- Whole class reading is planned in for at least three times a week in Years 2-6. Teachers ensure that all of the reading domains are covered in this way. The whole class text is linked where possible to the theme for the English lesson, to make it more meaningful.
- We use a variety of texts designed to evoke enthusiasm and interest, as well as to develop understanding. Forging a connection with the text culturally, emotionally, intellectually, socially and spiritually is also promoted. Children are encouraged to take a reading book home from our reading scheme, which is split into coloured book bands, encompassing a variety of genres. They record the books they read on a genres sheet in KS2.
- Pupils also need to read to find information in all lessons and comprehension is assessed in a formal way every term.
- All children visit the library once a week, where they take out one fiction and one non-fiction book. The library is also open every lunchtime for children to browse and change books.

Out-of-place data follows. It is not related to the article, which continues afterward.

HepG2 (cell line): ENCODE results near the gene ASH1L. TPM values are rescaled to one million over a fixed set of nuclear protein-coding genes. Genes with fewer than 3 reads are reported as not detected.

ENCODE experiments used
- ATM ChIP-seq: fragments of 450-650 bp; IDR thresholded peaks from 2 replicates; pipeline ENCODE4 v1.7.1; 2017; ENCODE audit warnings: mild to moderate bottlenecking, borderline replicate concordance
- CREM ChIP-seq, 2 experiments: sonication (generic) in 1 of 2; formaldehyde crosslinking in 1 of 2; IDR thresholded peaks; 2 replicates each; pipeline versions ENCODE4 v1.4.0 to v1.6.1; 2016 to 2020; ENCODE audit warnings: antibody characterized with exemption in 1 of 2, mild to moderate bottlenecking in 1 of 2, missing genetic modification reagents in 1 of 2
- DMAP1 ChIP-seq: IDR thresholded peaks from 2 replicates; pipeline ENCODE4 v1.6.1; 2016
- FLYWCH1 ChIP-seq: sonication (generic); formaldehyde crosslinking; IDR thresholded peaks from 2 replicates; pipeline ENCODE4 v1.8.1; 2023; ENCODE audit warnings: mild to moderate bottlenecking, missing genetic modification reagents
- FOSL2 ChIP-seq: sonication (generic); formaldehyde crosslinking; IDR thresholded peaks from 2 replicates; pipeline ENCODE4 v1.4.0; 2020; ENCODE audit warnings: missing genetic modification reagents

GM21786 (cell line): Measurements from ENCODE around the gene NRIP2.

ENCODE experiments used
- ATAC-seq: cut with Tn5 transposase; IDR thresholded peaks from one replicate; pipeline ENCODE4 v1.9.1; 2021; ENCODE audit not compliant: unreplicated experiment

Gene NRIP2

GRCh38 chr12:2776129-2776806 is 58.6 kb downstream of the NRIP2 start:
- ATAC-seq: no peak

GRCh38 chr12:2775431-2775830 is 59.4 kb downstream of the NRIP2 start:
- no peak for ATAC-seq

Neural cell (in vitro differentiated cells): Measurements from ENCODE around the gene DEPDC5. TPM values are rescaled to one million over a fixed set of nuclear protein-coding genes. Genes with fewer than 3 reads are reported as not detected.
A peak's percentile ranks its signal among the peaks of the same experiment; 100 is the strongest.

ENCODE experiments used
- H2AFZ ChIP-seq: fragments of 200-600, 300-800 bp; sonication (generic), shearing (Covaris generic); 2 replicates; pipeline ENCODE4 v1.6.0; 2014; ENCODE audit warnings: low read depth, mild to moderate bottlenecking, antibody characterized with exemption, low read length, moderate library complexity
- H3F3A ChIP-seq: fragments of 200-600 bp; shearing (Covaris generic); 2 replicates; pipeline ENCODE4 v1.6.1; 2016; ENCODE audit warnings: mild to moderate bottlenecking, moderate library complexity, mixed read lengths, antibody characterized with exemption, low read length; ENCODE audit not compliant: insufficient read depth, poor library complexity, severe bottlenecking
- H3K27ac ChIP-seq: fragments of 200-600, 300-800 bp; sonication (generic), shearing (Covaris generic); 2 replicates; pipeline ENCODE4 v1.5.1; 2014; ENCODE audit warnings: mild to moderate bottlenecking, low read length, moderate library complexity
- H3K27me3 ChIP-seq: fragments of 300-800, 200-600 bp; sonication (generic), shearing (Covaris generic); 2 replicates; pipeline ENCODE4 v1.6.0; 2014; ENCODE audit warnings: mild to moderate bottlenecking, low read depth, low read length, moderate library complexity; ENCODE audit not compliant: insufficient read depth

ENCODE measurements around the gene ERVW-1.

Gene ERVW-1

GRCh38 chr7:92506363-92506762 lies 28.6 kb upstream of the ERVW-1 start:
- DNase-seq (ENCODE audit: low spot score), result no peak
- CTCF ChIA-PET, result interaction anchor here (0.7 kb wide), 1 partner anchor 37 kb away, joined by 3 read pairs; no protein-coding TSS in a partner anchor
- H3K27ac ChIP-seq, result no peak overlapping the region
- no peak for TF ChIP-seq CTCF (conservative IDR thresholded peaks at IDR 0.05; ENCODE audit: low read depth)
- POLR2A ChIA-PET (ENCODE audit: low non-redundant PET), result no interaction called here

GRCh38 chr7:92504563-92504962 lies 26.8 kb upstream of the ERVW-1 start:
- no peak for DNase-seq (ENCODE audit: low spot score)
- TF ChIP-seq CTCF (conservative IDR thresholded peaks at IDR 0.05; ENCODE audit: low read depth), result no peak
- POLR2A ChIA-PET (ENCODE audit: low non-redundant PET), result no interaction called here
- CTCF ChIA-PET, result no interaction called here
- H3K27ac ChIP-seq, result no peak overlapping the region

- Book Week promotes the positivity of reading; including the book fair, roving readers, all staff reading their favourite book and storytelling evening in pyjamas.
- We want to inspire children to be confident in the art of speaking and listening and use discussion to communicate and further their learning.
- We encourage our pupils to speak clearly and confidently and articulate their views and opinions.
- We teach that children need to express themselves orally in an appropriate way, matching their style and response to audience and purpose. Paired, group and whole class discussions regularly happen in most lessons.